In fact, the report also cites a recent review of randomized controlled trials that found that caffeine has a negative effect on blood glucose control among people diagnosed with type 2 diabetes (J Hum Nutr Diet. 2013;26:111-125). But, it notes that those authors "concluded that further work was required."

Dr. Lane's own work has shown a consistent acute worsening of glycemia with caffeine consumption. Most recently, in a small pilot study, he showed that 3 months of total caffeine abstinence improved glycemic parameters among 12 established coffee drinkers with type 2 diabetes (J Caffeine Res. 2012;2: 45-47). "Here, all they did was quit taking in caffeine, and their A1c improved as much as if they were taking in another medication," he told Medscape Medical News.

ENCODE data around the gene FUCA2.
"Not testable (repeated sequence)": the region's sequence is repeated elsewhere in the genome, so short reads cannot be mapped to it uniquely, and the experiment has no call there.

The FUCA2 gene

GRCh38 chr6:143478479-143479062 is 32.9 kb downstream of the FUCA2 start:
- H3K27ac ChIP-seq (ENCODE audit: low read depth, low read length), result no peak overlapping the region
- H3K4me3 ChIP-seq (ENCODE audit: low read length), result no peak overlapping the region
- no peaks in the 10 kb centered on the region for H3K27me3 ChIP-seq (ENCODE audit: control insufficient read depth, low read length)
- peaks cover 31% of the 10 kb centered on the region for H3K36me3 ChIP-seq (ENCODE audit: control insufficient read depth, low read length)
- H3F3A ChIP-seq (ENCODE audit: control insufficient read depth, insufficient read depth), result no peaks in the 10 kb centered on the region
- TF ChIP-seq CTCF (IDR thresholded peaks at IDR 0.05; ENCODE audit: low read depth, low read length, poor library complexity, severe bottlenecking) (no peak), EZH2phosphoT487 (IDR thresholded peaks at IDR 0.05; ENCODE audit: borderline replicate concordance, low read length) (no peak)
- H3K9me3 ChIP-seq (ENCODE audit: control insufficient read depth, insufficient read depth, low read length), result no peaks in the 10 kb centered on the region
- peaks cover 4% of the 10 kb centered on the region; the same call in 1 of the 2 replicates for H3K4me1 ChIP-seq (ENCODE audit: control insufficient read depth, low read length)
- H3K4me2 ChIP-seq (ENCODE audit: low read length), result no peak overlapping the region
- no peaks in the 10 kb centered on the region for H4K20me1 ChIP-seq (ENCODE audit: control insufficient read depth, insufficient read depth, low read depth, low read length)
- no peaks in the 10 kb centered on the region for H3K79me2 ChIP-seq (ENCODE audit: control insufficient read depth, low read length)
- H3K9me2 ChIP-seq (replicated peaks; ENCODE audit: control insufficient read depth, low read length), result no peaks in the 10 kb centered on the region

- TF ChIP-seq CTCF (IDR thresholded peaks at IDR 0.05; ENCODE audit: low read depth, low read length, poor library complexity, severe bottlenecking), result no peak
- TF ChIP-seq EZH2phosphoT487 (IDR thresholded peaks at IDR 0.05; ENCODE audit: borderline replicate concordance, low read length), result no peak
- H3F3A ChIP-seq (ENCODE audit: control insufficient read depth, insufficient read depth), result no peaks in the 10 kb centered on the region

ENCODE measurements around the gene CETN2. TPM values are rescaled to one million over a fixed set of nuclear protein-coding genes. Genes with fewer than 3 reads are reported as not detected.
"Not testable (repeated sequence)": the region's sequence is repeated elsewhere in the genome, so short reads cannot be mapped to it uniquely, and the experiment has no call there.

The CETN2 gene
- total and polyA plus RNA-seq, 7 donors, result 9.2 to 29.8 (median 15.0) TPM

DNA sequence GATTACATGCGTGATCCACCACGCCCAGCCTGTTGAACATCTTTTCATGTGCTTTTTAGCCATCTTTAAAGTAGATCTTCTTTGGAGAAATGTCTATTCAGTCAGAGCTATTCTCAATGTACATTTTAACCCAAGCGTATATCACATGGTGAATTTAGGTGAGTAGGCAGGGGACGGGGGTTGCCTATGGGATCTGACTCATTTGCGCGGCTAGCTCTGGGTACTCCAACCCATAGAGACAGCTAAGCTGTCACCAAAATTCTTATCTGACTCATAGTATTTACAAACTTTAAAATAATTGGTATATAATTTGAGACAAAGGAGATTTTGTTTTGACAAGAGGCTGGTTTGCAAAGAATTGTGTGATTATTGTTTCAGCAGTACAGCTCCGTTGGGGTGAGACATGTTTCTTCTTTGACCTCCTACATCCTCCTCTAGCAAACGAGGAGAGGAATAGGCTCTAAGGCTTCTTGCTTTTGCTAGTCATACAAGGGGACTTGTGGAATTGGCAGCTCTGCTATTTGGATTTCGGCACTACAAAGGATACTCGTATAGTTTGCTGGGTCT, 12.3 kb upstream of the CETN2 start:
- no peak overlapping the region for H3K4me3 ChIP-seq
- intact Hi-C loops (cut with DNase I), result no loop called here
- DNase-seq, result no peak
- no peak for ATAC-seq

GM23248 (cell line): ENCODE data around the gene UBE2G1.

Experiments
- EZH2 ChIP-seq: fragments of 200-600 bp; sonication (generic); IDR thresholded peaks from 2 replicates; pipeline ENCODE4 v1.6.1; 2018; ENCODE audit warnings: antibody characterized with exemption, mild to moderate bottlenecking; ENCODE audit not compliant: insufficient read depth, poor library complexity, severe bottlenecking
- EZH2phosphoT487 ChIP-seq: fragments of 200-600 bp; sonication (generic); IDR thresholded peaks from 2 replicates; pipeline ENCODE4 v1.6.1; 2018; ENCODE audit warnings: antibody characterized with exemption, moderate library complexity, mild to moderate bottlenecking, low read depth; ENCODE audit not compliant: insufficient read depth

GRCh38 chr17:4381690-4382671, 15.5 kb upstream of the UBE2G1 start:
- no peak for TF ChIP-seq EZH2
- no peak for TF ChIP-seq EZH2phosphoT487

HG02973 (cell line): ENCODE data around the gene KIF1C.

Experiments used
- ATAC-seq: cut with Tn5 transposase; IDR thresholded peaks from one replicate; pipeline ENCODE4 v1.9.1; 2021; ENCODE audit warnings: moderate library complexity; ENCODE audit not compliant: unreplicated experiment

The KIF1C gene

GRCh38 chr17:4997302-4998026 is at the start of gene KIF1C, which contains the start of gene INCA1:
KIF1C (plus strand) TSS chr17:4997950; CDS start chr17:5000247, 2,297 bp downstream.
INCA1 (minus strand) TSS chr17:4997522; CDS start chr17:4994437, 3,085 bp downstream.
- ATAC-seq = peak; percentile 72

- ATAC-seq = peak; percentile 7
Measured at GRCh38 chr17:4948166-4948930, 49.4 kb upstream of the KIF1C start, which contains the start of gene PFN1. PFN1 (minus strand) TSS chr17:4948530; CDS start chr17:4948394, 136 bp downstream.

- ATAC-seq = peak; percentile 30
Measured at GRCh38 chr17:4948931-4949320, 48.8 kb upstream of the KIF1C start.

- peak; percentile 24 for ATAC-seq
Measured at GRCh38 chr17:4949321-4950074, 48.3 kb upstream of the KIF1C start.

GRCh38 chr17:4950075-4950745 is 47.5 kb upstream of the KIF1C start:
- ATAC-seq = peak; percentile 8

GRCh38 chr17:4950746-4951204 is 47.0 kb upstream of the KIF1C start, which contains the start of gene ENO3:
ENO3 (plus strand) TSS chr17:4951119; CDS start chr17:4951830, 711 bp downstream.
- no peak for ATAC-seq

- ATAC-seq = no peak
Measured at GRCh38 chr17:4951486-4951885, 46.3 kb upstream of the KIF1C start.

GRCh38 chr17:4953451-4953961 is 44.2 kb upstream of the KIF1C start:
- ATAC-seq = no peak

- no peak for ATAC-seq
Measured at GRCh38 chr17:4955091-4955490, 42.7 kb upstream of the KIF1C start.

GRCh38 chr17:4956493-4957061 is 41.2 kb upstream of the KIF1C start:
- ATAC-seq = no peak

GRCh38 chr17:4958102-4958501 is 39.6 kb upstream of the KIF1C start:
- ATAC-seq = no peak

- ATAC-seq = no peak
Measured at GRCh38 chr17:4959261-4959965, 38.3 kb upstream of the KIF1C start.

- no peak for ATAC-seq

And in a prior review article, Dr. Lane cites 17 studies finding that caffeine exaggerates the rise in glucose after carbohydrate ingestion even in healthy, nondiabetic adults (J Caffeine Res. 2011;1:23-28 ).

But, Dr. Bidel points out, "There is a difference between acute and chronic effects of coffee on glycemia and insulin sensitivity."

Many Mechanisms Could Be at Play

Dr. Lane said his findings apply to all sources of caffeine, not just coffee. Caffeine raises levels of epinephrine (adrenaline), which also are known to stimulate the liver to produce glucose in a "fight-or-flight" response.

"We know caffeine has certain effects. It raises epinephrine and blood pressure. It can make you jittery and sweaty. For some people that's bad, for others it's just an annoyance… I would say people who have type 2 diabetes would be better off if they didn't drink coffee."

On the other hand, the ISIC report notes that those same effects of coffee could reduce the risk for developing type 2 diabetes.